Staff came in both sites in particular, particularly the Marshall site, both sites, staff asked me if we had drug -- random drug testing policies and strongly encouraged me that the [DMH] needed to implement such a policy.

And they didn't describe anybody or any situation, but they did talk about the fact that they believed there were issues in the facilities and they believed it was difficult for staff sometimes to report it for fear of retaliation from other staff.

Roebuck Dep. at p. 9. Roebuck learned specifically that unnamed staff, including administrators, had been observed with drugs at the Marshall facility, but she "didn't try to pin them down because I was not there to investigate." Id. at p. 13.

Roebuck testified that family members of DMH clients also reported concerns about drug usage at the habilitation centers. She stated:

Family members talked about the fact they felt there were concerns about potential drug use. And they also felt somewhat intimidated about reporting it because, again, their loved ones are going to be in the group homes, in the settings with very few staff, and there is kind of a natural tension, I think, about if they say so and so did something, how is everybody going to be treating their loved one and how are they going to be treated, so they were encouraging us to find ways that just didn't require individuals to report. I mean, they were all saying, you need the policy for individual reporting, but there are some factors out here that make it frightening for people to report. Id. at p. 9.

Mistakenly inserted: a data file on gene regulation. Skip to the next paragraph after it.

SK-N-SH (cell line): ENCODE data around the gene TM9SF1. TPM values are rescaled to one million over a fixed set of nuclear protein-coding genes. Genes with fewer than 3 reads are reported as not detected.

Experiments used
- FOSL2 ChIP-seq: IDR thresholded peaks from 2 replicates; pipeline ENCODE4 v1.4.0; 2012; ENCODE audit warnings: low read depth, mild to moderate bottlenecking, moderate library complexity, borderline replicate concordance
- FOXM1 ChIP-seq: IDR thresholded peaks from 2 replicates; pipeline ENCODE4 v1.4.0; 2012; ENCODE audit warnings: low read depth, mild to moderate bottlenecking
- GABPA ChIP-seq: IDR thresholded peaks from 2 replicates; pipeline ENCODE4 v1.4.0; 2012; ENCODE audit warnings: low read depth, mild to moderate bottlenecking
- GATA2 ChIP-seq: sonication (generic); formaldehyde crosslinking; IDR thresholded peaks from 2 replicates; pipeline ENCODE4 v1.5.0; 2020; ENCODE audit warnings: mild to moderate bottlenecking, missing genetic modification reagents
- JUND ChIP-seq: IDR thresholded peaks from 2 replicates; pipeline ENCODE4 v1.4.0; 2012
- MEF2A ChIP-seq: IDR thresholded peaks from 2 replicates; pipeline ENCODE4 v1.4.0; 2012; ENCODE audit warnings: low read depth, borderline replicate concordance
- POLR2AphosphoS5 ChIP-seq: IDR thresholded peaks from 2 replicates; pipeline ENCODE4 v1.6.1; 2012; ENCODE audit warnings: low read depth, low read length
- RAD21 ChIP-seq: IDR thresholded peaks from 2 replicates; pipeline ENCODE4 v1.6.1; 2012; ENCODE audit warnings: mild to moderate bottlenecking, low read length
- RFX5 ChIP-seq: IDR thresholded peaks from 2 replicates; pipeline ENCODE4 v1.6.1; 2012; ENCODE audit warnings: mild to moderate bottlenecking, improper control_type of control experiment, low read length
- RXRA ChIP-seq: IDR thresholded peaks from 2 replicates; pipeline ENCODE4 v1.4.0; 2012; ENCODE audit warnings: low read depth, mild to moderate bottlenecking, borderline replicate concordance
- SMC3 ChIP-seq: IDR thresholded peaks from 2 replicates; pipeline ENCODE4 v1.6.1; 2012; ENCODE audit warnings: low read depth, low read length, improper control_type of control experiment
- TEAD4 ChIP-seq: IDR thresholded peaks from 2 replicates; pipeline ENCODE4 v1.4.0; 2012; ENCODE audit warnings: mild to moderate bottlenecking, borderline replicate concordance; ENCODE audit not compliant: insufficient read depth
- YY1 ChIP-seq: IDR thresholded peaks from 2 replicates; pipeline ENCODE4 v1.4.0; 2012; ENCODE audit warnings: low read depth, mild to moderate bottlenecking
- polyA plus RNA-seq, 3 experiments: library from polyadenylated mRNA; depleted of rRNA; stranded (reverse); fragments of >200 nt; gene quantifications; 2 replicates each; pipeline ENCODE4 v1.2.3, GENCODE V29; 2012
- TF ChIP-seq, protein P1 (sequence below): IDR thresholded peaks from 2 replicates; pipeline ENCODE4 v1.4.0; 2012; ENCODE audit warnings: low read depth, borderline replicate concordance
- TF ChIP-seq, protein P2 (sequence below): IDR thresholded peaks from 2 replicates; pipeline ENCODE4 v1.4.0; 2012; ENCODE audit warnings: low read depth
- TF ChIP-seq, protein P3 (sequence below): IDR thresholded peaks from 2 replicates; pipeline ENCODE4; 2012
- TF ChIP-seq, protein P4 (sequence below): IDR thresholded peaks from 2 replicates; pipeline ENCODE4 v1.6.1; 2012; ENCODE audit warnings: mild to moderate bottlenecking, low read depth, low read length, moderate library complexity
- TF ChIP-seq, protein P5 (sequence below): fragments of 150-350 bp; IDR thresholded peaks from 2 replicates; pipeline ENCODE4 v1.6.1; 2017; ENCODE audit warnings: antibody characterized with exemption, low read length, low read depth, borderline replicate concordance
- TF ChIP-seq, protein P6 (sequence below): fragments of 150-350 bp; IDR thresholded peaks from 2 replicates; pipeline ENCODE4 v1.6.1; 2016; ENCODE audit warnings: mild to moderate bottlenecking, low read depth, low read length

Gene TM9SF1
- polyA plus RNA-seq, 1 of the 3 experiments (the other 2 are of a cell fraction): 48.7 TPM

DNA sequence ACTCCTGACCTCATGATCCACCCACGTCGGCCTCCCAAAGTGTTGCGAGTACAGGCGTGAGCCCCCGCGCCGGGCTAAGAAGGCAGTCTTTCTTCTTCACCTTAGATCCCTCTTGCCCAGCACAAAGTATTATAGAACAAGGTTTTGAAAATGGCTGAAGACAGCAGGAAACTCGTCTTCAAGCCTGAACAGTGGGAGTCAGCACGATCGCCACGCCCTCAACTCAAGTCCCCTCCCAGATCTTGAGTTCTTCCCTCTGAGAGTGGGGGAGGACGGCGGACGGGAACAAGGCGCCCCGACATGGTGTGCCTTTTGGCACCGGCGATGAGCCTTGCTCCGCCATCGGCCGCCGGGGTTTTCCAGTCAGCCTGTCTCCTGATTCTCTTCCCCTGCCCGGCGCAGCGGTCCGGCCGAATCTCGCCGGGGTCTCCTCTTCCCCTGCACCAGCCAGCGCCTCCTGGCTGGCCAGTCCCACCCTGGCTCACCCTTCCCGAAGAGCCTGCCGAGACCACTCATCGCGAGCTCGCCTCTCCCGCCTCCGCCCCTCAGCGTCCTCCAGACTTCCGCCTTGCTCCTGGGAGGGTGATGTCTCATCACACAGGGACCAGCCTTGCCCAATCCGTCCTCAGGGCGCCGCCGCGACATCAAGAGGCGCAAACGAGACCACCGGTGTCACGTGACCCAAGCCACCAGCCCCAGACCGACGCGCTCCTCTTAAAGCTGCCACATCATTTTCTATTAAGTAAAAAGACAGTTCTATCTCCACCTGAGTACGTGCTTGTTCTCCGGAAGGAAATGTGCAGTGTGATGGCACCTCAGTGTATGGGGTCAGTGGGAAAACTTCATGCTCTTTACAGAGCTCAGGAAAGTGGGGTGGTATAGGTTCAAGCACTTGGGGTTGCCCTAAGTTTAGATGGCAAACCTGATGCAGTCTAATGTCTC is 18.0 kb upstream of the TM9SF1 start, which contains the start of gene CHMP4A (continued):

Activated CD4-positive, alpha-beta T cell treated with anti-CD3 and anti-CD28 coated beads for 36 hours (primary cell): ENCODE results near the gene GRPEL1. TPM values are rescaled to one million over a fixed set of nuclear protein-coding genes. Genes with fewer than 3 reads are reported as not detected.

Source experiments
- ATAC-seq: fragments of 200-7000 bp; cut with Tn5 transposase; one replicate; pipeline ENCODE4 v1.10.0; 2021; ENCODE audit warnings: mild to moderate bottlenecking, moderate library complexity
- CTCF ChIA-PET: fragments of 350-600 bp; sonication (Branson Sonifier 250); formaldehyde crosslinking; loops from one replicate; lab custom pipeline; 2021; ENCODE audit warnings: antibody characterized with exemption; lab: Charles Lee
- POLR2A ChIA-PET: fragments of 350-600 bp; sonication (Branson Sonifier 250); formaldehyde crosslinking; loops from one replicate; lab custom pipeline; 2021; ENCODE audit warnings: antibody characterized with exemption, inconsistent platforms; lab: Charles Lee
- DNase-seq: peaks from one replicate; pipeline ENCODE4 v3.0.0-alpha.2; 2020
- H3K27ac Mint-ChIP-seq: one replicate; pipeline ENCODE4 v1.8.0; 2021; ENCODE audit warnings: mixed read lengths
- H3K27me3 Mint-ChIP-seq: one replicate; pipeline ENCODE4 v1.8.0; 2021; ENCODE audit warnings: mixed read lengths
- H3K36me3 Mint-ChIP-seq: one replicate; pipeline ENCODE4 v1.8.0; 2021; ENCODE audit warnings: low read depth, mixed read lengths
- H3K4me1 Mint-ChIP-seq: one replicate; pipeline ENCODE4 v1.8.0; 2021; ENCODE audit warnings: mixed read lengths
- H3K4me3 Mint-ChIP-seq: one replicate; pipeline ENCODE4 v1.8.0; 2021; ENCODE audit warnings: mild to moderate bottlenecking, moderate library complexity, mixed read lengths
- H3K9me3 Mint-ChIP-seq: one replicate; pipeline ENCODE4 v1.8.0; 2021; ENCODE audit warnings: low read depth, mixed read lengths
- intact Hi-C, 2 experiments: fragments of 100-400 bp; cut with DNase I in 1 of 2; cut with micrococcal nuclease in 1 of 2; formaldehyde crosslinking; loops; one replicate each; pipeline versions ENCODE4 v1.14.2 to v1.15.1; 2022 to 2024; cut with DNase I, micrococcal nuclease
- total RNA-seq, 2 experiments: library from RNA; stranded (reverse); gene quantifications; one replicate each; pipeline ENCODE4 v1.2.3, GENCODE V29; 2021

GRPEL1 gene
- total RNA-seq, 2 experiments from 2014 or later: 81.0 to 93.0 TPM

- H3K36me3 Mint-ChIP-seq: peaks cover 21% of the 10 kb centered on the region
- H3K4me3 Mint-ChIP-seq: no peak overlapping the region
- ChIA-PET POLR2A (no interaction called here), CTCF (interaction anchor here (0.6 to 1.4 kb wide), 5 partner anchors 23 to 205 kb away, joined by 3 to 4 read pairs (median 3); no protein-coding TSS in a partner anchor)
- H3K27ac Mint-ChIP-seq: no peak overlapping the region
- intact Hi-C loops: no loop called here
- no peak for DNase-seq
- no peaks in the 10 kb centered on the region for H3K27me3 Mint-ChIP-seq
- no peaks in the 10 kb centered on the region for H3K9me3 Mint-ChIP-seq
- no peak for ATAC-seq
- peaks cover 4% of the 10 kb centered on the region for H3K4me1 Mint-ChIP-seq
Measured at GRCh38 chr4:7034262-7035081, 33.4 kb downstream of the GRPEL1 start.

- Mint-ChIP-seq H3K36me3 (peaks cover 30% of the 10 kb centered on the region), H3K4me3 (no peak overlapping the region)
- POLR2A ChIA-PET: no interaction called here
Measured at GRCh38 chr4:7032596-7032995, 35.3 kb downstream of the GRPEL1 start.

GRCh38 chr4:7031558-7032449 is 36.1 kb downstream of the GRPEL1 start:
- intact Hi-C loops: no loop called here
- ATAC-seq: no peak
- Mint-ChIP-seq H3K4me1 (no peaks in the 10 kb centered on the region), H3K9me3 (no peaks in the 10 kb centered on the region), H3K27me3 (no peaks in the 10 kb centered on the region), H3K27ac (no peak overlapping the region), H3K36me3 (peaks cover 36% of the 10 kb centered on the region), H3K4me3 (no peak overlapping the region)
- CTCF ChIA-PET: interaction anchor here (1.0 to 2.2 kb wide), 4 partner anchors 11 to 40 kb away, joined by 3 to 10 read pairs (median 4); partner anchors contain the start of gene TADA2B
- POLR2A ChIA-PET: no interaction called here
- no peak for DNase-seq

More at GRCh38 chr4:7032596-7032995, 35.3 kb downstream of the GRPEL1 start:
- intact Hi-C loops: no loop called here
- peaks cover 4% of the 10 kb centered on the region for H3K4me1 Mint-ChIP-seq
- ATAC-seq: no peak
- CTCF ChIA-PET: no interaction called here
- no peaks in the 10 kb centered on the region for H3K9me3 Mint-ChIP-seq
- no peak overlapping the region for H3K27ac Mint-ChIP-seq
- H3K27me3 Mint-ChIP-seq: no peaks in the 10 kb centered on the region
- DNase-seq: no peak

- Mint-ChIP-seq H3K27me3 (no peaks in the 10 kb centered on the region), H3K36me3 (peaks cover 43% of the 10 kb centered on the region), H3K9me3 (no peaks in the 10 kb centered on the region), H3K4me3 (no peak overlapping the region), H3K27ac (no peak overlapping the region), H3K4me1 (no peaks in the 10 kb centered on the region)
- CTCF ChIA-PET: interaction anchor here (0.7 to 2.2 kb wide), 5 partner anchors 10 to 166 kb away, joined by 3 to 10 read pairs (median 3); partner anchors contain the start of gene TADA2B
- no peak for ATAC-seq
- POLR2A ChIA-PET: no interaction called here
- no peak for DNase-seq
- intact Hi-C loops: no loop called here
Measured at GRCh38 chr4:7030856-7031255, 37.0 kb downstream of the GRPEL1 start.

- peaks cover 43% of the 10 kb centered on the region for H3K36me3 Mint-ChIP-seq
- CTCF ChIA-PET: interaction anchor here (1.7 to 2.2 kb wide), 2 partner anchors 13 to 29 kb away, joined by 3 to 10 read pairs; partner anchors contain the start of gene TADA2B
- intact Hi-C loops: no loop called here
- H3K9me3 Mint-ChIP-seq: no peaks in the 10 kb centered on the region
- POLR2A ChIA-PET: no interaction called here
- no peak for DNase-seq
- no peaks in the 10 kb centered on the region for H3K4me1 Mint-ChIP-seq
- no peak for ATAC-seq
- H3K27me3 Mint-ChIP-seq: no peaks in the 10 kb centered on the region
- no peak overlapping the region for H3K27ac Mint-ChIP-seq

Roebuck testified that, as she was preparing to leave the Marshall facility, she found an anonymous note on the windshield of her vehicle. Roebuck stated that the letter "indicat[ed] concerns about drug use and other issues of abuse and neglect. There were specifics in that letter, so I turned that over to our investigation unit. So I definitely had the experience of the staff and the family members encouraging us to do random drug testing." Id. at 10.

Roebuck also testified that DMH had found illicit drugs at two of DMH's facilities. Id. at p. 11.*fn2 According to Roebuck, "I can't remember the specifics, but they were on the campus and we didn't know, you know, as tightly as we monitor who gets on and off these campuses, it pretty much had to be staff or clients somehow involved with this." Id.

Since implementation of the Policy, Roebuck has not received any further reports about drugs at DMH facilities. Roebuck Dep. at p. 21.

b. Dr. Felix Vincenz

Dr. Felix Vincenz ("Vincenz") is the Director of Facility Operations for DMH and he has worked for DMH since 1982. Vincenz testified that he had previously seen DMH employees ...